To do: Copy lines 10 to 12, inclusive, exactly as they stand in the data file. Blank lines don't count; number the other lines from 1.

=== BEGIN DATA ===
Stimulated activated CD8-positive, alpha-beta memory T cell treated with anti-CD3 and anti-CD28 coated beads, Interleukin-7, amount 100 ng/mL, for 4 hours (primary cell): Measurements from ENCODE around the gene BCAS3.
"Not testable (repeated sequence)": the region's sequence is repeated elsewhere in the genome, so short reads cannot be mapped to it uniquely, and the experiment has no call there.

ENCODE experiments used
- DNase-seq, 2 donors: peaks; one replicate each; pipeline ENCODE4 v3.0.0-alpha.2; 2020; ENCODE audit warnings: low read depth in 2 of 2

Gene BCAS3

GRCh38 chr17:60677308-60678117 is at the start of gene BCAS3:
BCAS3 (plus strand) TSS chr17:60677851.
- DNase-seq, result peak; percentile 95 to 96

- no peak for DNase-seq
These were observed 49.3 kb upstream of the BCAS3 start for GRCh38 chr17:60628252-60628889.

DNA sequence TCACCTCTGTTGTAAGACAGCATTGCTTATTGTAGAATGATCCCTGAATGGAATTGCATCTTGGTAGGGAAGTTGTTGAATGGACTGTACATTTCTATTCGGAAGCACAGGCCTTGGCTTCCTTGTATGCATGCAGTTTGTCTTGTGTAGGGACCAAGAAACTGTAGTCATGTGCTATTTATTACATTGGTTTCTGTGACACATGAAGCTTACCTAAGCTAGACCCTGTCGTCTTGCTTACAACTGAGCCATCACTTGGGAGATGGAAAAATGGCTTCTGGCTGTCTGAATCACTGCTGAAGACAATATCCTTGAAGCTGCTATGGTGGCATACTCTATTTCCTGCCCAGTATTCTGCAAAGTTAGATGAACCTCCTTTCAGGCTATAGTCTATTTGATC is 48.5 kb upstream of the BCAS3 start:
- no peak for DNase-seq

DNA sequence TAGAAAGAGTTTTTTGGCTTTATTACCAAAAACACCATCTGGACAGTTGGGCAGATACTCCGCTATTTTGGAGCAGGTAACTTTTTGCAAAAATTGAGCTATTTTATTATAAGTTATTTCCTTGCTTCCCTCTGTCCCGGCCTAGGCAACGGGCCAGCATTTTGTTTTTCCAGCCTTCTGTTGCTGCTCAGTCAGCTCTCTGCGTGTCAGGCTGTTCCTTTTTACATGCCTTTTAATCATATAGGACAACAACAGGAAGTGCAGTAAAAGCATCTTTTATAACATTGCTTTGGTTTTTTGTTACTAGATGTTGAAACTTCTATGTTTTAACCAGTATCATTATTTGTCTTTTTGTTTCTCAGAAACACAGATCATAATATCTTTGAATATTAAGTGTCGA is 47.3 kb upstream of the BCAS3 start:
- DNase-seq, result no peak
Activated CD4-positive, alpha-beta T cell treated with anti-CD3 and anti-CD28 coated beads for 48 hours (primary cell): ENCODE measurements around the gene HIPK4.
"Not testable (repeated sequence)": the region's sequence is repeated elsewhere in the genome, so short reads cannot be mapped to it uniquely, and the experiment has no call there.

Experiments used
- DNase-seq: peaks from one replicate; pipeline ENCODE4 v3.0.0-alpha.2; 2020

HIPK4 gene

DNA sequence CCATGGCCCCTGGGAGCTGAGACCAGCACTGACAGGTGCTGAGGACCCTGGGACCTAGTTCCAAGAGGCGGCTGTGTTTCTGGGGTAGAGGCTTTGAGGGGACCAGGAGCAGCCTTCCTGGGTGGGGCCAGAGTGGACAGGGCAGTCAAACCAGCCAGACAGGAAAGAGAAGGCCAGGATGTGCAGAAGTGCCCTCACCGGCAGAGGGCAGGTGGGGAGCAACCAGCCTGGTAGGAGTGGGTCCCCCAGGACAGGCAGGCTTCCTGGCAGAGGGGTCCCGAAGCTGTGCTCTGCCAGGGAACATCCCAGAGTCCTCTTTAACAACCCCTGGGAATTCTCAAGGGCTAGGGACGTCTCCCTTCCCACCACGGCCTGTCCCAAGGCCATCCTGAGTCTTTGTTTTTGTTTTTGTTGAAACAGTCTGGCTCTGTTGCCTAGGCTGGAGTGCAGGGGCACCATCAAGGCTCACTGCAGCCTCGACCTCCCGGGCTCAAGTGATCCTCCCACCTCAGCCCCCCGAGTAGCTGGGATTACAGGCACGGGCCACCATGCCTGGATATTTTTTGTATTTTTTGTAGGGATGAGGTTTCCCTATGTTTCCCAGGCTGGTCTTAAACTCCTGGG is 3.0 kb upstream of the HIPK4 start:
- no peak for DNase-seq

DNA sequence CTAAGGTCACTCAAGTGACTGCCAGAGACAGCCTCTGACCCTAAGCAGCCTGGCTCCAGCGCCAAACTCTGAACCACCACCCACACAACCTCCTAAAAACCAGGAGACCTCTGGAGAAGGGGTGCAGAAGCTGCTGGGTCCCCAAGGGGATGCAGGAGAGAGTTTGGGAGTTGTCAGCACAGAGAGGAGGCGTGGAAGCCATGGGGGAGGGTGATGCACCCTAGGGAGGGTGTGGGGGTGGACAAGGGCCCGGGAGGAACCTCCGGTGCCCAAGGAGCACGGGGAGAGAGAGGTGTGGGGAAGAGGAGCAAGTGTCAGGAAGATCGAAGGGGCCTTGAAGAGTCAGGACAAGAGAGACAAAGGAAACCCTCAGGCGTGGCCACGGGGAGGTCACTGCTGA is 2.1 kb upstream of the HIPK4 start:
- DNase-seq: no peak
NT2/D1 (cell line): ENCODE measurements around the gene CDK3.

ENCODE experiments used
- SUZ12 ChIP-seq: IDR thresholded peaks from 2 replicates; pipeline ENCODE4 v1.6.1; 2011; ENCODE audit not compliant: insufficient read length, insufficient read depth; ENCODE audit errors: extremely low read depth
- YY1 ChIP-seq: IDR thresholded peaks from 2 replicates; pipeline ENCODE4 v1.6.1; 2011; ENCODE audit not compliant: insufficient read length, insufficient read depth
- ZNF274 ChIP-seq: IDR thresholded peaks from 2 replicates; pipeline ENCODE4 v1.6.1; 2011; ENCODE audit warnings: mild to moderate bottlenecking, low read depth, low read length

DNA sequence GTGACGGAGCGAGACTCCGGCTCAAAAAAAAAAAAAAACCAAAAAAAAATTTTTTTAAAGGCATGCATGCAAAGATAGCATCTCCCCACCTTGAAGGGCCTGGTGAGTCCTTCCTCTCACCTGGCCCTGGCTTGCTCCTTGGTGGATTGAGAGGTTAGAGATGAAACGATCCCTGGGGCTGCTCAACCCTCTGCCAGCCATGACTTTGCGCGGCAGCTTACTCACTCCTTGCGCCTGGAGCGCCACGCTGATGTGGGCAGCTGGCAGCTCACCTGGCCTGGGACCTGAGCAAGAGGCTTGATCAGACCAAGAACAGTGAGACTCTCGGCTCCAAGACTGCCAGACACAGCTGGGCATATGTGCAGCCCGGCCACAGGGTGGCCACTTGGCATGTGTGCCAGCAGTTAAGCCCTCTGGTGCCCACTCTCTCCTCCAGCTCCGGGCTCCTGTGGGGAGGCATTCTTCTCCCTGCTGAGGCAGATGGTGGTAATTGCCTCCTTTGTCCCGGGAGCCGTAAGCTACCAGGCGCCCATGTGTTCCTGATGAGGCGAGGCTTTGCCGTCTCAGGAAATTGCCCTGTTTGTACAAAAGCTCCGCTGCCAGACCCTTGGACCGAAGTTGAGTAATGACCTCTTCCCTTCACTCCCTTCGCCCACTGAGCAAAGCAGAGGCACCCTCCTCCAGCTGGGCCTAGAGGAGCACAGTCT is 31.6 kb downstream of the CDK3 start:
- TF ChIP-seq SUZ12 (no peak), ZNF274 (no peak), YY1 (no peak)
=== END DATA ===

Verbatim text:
These were observed 49.3 kb upstream of the BCAS3 start for GRCh38 chr17:60628252-60628889.

DNA sequence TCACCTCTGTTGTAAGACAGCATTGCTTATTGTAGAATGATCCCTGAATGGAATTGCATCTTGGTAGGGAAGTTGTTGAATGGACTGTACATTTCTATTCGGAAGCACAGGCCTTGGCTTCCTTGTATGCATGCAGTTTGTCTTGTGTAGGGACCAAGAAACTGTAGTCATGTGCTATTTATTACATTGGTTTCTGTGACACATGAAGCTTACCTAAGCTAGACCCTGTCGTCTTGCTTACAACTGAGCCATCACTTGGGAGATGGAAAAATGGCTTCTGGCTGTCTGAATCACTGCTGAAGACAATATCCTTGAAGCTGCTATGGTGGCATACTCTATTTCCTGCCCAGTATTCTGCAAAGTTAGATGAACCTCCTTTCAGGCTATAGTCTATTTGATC is 48.5 kb upstream of the BCAS3 start:
- no peak for DNase-seq